The regulation grants state-level agencies permission to conduct "inspections" without a warrant on "high risk" families or households. It goes further to allocate funds to states with effective inspection plans. The program is called "MIHOPE".
The regulations make no provisions for warrants. They indicate that agencies, such as state and local Child Protective Agencies and state-level Health Departments, need only establish a program that identifies households that qualify as "high risk", per the HHS definitions, and establish a program to conduct inspections on these homes.
The program, grants, and regulation find their basis in the PPACA and HRSA-12-156.
The purpose of the Maternal, Infant, and Early Childhood Home Visiting (MIECHV) Competitive Grant program is to award Development Grants to States that currently have modest home visiting programs and want to build on existing efforts. Successful applicants will sufficiently demonstrate the capacity to expand or enhance their evidence-based home visiting programs. The funding provided will build on the formula funding already provided to States and territories to support the quality implementation of home visiting programs.
The 4th Amendment protects private property, liberty and life by prohibiting the search and/or seizure of persons or private property unless enough evidence of a crime exists. That evidence needs to present a reasonable probability of further evidence of a crime and be part of an investigation naming that specific person. A warrant needs to be precise, stating for what and where authorities are permitted search. For example, if a person is suspected of shooting somebody with a sniper rifle, the authorities cannot search a jewelry box or a sock drawer for a rifle that won't fit in there.
Here is a list of states and programs that have already received grants for these programs. Texas received over $10M with the state-level DHHS receiving an additional $3.3M. Arizona received over $2M while the Phoenix, AZ office received an additional $9.4M for their local programs.
Are You A "High Risk" Household?
The criteria seem broad and encompassing. Here they are:
Priority for Serving High-Risk Populations and Programmatic Areas of Emphasis
As directed in the legislation2, successful applicants will give priority to providing services to the following populations:
a) Eligible families who reside in communities in need of such services, as identified in the statewide needs assessment required under subsection (b)(1)(A).
b) Low-income eligible families.
c) Eligible families who are pregnant women who have not attained age 21.
d) Eligible families that have a history of child abuse or neglect or have had interactions with child welfare services.
e) Eligible families that have a history of substance abuse or need substance abuse treatment.
f) Eligible families that have users of tobacco products in the home.
g) Eligible families that are or have children with low student achievement.
h) Eligible families with children with developmental delays or disabilities.
i) Eligible families who, or that include individuals who, are serving or formerly served in the Armed Forces, including such families that have members of the Armed Forces who have had multiple deployments outside of the United States.”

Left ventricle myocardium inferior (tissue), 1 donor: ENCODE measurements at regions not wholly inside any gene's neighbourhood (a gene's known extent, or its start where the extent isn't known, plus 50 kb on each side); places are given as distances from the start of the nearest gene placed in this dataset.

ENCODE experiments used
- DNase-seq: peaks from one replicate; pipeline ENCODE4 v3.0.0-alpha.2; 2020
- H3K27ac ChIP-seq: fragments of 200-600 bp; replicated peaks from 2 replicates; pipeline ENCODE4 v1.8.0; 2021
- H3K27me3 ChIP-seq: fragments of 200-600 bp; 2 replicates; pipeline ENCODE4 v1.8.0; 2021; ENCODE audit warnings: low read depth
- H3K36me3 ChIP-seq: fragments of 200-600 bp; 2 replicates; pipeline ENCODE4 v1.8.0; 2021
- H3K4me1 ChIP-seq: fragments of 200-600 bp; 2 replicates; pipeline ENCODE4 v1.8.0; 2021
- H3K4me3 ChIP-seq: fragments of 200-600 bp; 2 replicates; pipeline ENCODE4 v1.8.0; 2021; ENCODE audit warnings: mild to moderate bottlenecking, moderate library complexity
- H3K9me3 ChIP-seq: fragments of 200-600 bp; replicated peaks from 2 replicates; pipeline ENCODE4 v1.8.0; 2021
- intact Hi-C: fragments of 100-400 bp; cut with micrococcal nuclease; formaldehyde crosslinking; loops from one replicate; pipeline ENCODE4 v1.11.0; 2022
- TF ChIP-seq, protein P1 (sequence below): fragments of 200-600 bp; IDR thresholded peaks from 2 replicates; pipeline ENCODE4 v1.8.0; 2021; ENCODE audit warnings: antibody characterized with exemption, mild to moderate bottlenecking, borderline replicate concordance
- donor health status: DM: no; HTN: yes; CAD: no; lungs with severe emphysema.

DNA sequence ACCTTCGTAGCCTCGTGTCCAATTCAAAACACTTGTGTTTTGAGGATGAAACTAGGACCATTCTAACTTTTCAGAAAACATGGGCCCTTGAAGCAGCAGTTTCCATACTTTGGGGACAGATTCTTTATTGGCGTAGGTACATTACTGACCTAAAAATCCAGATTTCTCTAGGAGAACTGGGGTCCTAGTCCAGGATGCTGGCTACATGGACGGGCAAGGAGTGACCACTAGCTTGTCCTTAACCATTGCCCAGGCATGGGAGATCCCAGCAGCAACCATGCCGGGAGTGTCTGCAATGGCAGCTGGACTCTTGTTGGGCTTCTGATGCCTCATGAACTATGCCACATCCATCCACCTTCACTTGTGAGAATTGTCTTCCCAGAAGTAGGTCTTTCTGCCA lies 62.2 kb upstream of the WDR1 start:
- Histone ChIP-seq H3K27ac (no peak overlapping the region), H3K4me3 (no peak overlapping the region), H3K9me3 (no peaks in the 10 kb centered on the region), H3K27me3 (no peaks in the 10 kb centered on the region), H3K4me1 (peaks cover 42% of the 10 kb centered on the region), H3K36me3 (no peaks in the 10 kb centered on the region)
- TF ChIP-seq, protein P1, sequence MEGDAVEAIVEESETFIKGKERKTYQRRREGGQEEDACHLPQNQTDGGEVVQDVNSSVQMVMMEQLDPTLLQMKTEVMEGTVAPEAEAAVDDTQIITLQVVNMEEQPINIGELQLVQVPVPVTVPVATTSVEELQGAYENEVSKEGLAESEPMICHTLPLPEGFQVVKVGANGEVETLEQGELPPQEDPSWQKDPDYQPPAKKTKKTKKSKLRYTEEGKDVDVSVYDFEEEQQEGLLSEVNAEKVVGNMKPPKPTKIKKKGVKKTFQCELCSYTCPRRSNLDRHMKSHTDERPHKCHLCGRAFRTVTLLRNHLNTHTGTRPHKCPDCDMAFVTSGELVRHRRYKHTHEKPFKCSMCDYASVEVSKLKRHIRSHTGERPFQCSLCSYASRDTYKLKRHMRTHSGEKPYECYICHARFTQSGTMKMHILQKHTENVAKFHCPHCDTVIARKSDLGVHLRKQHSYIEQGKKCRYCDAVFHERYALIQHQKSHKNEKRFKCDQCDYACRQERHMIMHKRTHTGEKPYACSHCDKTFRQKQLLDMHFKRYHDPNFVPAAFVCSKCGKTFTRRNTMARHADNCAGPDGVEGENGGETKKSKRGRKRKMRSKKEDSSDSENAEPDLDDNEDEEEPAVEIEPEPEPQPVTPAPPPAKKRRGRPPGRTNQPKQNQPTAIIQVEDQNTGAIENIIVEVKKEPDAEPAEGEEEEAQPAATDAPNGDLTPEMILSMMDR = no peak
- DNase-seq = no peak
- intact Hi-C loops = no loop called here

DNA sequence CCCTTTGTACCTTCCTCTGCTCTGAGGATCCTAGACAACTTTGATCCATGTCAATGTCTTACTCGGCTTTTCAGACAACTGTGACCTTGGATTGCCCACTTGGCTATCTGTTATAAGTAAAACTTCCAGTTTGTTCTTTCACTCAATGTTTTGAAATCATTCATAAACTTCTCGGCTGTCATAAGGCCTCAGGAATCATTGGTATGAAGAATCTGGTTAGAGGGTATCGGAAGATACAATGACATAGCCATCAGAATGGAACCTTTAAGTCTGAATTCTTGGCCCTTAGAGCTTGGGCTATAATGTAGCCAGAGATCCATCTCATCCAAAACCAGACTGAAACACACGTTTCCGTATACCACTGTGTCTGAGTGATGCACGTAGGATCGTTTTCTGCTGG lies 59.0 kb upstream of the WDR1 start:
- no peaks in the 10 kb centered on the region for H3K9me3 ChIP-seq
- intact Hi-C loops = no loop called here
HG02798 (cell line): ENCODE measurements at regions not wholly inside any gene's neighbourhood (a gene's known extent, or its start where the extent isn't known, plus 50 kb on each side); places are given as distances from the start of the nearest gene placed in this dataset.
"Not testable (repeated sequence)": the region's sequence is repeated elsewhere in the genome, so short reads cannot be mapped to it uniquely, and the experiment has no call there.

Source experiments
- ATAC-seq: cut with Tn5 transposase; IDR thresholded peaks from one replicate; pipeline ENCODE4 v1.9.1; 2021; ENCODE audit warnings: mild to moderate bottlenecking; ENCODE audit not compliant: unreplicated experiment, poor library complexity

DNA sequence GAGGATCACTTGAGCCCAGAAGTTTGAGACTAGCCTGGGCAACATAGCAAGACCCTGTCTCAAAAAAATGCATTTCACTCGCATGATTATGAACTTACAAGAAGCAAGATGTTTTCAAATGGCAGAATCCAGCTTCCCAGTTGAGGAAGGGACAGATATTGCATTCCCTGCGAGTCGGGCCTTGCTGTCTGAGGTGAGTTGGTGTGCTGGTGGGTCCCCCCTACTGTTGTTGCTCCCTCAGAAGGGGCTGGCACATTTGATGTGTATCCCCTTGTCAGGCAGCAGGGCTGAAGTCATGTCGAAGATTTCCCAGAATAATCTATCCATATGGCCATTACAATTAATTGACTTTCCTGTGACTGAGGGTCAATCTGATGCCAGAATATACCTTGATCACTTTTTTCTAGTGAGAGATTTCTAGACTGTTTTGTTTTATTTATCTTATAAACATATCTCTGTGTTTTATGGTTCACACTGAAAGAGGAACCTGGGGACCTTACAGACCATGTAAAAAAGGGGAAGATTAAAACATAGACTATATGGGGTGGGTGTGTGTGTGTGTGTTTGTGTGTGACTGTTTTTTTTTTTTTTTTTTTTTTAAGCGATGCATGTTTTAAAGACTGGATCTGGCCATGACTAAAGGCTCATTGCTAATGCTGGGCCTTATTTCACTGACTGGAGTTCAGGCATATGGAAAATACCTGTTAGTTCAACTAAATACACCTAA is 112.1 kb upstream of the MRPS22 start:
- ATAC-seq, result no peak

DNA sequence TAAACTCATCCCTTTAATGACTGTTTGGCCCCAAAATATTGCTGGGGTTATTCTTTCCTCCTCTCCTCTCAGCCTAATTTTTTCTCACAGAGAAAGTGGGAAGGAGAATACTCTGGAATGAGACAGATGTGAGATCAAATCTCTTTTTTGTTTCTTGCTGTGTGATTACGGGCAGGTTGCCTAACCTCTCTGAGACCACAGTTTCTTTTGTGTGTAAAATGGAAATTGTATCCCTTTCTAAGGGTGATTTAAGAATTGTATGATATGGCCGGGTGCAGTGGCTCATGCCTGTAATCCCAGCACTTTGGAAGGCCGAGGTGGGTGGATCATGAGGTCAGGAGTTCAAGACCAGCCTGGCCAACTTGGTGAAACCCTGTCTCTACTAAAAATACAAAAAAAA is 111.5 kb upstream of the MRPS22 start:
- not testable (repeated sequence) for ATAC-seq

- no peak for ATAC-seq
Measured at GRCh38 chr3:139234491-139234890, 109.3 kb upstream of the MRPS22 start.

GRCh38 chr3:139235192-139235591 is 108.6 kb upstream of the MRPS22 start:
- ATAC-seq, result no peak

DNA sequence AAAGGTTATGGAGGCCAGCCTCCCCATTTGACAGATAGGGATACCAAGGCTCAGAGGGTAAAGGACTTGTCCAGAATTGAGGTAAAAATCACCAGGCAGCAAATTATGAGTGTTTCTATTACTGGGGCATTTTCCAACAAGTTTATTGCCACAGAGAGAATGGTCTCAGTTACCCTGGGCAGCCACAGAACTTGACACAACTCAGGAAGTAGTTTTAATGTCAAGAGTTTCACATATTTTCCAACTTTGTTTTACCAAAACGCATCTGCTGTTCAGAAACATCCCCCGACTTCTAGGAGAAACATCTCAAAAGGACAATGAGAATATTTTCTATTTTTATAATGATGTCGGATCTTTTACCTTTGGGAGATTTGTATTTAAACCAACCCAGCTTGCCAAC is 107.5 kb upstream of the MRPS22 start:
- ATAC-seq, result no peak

Other aggravating factors that increase the "household risk level" include firearms in the home. For example, a military veteran who has been issued a concealed handgun license falls into the eligibility requirements. The CHL provides an "evidential basis" (or excuse) to inspect (search without a warrant).
Fuel for your lawnmower, sinks, scissors, steak knives, bath tubs, showers, and electrical appliances are also considered "aggravating hazards".
Raised In A 'High Risk' Household
According to the US HHS, I was a "high risk" youth. My father served in the US Marine Corps including fighting in the Vietnam War. My mother smoked cigarettes. My father not only owned firearms, he part-owned a business that was licensed to sell firearms. My mother was pregnant with me before her 21st birthday (though my parents were married). Physically, I was a "late bloomer", therefore I had a "developmental delay". (I had my greatest growth spurt between 8th grade and my freshman year of high school, jumping from 4'10 to well over 5' and gaining about 30lbs to break 100lbs). My father hit a rough spot and was unemployed for a few months in the early 80s. (We got by without food stamps).
My brother and I must have continued this evil cycle. My brother is the loving father of three rambunctious boys. He has a great wife. My brother and his wife used to smoke. My brother served, honorably, in the US Navy. He owns a firearm for home protection. He has scissors in his house. He has three bathrooms all with sinks. He cuts his steak with a serrated knife. He cooks on a gas grill.
I spent a career of 24 years in the US Army, including 4 or so years in the National Guard. I owned my first .22cal rim-fire rifle at age 13. (I was taught at a young age about gun safety, maintenance, and marksmanship). I still own firearms (what type does not matter). I own multiple pairs of scissors including ones reserved just for kitchen use, around food. We have a two bathroom house. I have a gas grill. I have a gas-powered lawnmower with an internal combustion engine. I have a nice cigar collection (tobacco), and I smoke. My wife is a military veteran. She used to smoke tobacco. She holds a CHL.
All of our kids are being raised to be responsible. All are kept reasonably safe. All are protected.
The irony here is that there are families that fall under far fewer of the "eligibility criteria" who have had multiple CPS cases against them. The families either do not own firearms or have some ideological aversion to them. CPS found the claims "unsubstantiated" or "inconclusive". Kids ended up hospitalized or killed. Perhaps their criteria are a bit skewed.